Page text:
Hamas’s heinous attack and the robust Israeli response serve as a useful reminder of well-known double standards on the activist left. In an echo of those Republicans who are unable to see Ukraine’s defense against Russian aggression with any moral clarity — framing it instead as a “territorial dispute” — some commentators have been reluctant to condemn Hamas’s terrorism, at least not without first appropriately “contextualizing” it.
The attack, however, also uncovered a more recent and worrying trope taking root on both sides of the political spectrum: the idea, implicit or explicit, that the United States can only focus on just one issue at a time. The Biden administration, keen to turn the page after the quagmires of Iraq and Afghanistan, has treated the Middle East as an afterthought. Hence the rushed withdrawal from Kabul and the reflexive effort to revive Obama-era Iran deal — even at the price of rattling traditional US allies in the region, or empowering Tehran to double down on its backing of Hamas and Hezbollah.
There are those on the right, like former Pentagon staffer Elbridge Colby, who argue that backing Israel and/or confronting China is non-negotiable — and that doing so must come at the cost of Ukraine policy. Senator Josh Hawley has said that “Israel [was] facing an existential threat. Any funding for Ukraine should be redirected to Israel immediately.”
For a tiny fraction of the Pentagon’s budget, Ukrainians are degrading Russia’s military so that it cannot threaten NATO for a generation
While some trade-offs undoubtedly exist, the United States cannot just focus on a narrow subset of critical issues facing the world — particularly not if those are connected. If recent events demonstrate anything, it is that there is an international coalition of revisionists — an axis of evil, if you will — eager to replace what remains of the “rules-based international order” with barbarism and the principle of “might makes right.” Those forces are on the march in Ukraine, the Middle East, and can soon set fire to the Indo-Pacific.
For America and its allies, the only effective strategy is not to pick our battles carefully or exercise restraint. It consists of nipping our adversaries’ efforts in the bud wherever they stick out their heads — in Eastern Europe, in the Middle East, and in the Indo-Pacific. Being selective in responding is not a display of prudence nor of a nuanced understanding of the relative urgency. Instead, it signals weakness, thereby encouraging more bad behavior from our enemies.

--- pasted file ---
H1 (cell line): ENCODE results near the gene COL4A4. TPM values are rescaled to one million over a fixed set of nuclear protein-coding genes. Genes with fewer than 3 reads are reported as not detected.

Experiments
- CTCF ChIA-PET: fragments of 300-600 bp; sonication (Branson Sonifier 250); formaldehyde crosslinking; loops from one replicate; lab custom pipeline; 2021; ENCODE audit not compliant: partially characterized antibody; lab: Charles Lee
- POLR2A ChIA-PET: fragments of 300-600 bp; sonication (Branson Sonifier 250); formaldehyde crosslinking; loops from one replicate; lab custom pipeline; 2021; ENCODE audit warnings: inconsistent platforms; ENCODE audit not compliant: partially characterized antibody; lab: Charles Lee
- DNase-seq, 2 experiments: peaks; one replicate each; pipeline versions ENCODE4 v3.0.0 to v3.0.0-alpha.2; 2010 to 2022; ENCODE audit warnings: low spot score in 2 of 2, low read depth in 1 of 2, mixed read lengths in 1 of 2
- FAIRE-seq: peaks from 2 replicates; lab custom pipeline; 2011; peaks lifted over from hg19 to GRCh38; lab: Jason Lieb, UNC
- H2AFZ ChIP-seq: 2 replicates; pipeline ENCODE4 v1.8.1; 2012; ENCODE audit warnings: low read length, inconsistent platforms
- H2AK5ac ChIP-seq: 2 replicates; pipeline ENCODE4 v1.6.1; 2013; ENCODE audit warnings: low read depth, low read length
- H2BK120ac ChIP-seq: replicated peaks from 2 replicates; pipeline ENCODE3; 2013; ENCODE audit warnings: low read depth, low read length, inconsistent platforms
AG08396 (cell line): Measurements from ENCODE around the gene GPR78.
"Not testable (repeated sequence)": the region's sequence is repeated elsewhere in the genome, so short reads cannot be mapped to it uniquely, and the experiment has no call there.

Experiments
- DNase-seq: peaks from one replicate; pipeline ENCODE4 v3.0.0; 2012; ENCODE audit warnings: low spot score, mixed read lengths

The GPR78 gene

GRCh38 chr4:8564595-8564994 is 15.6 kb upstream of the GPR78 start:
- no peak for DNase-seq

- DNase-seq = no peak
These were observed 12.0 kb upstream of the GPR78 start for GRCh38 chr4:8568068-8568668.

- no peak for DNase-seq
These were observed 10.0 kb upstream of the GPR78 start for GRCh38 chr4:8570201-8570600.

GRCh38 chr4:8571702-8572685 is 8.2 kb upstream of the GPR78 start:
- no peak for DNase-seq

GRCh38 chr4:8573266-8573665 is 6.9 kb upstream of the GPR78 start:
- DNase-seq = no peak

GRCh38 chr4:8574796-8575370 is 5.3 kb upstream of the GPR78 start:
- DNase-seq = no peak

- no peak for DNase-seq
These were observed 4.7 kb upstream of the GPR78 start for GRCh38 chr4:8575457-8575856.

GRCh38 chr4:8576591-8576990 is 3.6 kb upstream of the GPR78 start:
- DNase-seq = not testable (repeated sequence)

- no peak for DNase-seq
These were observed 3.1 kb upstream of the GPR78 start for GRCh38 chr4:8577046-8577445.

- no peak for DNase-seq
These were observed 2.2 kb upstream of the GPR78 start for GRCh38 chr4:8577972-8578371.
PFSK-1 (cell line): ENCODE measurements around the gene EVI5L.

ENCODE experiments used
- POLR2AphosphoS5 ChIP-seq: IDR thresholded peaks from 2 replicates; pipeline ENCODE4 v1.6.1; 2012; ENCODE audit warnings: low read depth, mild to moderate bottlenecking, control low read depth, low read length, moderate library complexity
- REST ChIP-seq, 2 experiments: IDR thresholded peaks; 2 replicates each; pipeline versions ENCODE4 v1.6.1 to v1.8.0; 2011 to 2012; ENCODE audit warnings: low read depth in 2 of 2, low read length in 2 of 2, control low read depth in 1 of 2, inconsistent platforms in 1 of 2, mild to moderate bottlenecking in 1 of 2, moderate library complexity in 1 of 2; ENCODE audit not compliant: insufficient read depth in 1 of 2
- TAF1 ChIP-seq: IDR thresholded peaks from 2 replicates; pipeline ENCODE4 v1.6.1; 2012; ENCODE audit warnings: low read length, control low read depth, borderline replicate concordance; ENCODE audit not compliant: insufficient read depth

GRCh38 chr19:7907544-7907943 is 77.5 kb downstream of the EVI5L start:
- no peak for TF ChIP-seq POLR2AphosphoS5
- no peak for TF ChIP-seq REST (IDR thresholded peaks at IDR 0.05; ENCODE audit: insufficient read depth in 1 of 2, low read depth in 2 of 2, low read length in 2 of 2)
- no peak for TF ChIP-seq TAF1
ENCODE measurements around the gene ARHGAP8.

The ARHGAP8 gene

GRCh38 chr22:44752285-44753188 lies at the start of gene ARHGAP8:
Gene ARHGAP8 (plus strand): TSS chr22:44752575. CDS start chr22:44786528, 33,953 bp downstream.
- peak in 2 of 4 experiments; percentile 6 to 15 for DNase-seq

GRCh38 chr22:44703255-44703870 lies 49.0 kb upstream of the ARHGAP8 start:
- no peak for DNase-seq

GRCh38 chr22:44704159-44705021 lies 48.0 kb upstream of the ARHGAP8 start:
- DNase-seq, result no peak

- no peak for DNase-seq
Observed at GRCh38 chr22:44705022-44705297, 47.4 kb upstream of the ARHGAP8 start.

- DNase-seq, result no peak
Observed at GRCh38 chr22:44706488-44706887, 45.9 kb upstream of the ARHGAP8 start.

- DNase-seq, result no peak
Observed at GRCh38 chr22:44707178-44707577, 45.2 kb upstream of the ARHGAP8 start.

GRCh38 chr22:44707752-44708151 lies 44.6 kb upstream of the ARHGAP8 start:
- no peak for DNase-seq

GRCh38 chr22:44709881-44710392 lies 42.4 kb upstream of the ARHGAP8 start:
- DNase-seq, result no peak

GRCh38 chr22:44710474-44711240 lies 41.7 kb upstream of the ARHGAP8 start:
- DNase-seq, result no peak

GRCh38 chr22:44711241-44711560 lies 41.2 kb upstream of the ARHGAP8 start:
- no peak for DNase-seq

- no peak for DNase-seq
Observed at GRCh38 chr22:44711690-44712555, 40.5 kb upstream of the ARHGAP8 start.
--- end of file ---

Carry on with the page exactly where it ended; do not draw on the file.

Being the world’s policeman is expensive, of course. However, if there is a one thing worse than taking that role, it is for Americans to wake into a world that has no policemen — or into one that is policed by Iran’s mullahs, Vladimir Putin and Xi Jinping.
By default, that is the world that the United States is bound to get if they retreat from this conflict. Ignore the isolationists’ fairytales: it is US leadership, not its absence, which encourages our allies to step up and do more. Nobody was in a position to fill US shoes in Afghanistan when Biden headed for the exits in the summer of 2021. But Ukraine has demonstrated what happens when the US steps up. The magnitude of US assistance to Ukraine — which, in many ways, still fails to rise to the occasion — has changed the calculations of Europeans. Already, EU institutions alone provide more than three times as much humanitarian and financial aid to Ukraine than the United States does. Jointly, European governments and Brussels give almost twice as much military and non-military aid to Ukraine than Washington. Countries such as Poland, meanwhile, are far exceeding their defense spending commitments. Even in Germany, the Zeitenwende might be arriving slowly, but it is no less real.
For Ukraine, the talk of choices and trade-offs is misleading. For a tiny fraction of the Pentagon’s budget, Ukrainians are degrading Russia’s military so that it cannot threaten NATO for a generation. None of the major weapon systems transferred to Ukraine are needed either by Taiwan or by Israel and, in fact, their replacement in US stocks by more advanced alternatives has been long overdue.
Again, none of this suggests that a US leadership is a free lunch. Washington’s defense budget is inadequate for the task. There are a host of domestic policy challenges — from its southern border and the fentanyl crisis to rising costs of living — that need addressing. Yet the United States’ dysfunctional politics aside, the turmoil in Israel is a timely reminder that the US ought to be able to deal with more than just one issue at a time.
This article was originally published on The Spectator’s UK website.